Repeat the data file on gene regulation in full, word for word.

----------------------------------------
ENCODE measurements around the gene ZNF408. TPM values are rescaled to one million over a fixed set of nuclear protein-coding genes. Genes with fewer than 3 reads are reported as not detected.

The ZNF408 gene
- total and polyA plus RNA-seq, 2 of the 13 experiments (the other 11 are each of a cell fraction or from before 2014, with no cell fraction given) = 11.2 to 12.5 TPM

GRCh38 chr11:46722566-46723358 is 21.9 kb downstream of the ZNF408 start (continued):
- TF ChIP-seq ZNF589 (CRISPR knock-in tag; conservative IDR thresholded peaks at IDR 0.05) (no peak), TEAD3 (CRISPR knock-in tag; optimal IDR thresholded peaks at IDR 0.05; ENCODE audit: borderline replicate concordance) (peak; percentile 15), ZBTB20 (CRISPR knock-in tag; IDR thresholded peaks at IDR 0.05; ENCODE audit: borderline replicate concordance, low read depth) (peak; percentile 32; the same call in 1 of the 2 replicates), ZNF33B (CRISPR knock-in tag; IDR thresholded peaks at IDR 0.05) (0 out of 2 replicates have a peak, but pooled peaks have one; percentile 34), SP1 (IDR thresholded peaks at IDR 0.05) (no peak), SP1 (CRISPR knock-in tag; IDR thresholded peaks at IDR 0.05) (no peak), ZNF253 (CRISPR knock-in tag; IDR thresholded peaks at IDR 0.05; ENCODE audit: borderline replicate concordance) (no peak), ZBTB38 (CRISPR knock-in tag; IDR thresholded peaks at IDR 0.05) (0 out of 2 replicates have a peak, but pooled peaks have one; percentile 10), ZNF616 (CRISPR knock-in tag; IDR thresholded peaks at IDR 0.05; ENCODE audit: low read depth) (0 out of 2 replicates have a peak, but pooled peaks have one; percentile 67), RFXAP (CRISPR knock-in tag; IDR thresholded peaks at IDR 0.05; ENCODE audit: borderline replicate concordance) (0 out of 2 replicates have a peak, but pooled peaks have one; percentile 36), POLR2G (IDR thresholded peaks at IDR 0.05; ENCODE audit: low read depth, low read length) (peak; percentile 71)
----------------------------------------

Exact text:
ENCODE measurements around the gene ZNF408. TPM values are rescaled to one million over a fixed set of nuclear protein-coding genes. Genes with fewer than 3 reads are reported as not detected.

The ZNF408 gene
- total and polyA plus RNA-seq, 2 of the 13 experiments (the other 11 are each of a cell fraction or from before 2014, with no cell fraction given) = 11.2 to 12.5 TPM

GRCh38 chr11:46722566-46723358 is 21.9 kb downstream of the ZNF408 start (continued):
- TF ChIP-seq ZNF589 (CRISPR knock-in tag; conservative IDR thresholded peaks at IDR 0.05) (no peak), TEAD3 (CRISPR knock-in tag; optimal IDR thresholded peaks at IDR 0.05; ENCODE audit: borderline replicate concordance) (peak; percentile 15), ZBTB20 (CRISPR knock-in tag; IDR thresholded peaks at IDR 0.05; ENCODE audit: borderline replicate concordance, low read depth) (peak; percentile 32; the same call in 1 of the 2 replicates), ZNF33B (CRISPR knock-in tag; IDR thresholded peaks at IDR 0.05) (0 out of 2 replicates have a peak, but pooled peaks have one; percentile 34), SP1 (IDR thresholded peaks at IDR 0.05) (no peak), SP1 (CRISPR knock-in tag; IDR thresholded peaks at IDR 0.05) (no peak), ZNF253 (CRISPR knock-in tag; IDR thresholded peaks at IDR 0.05; ENCODE audit: borderline replicate concordance) (no peak), ZBTB38 (CRISPR knock-in tag; IDR thresholded peaks at IDR 0.05) (0 out of 2 replicates have a peak, but pooled peaks have one; percentile 10), ZNF616 (CRISPR knock-in tag; IDR thresholded peaks at IDR 0.05; ENCODE audit: low read depth) (0 out of 2 replicates have a peak, but pooled peaks have one; percentile 67), RFXAP (CRISPR knock-in tag; IDR thresholded peaks at IDR 0.05; ENCODE audit: borderline replicate concordance) (0 out of 2 replicates have a peak, but pooled peaks have one; percentile 36), POLR2G (IDR thresholded peaks at IDR 0.05; ENCODE audit: low read depth, low read length) (peak; percentile 71)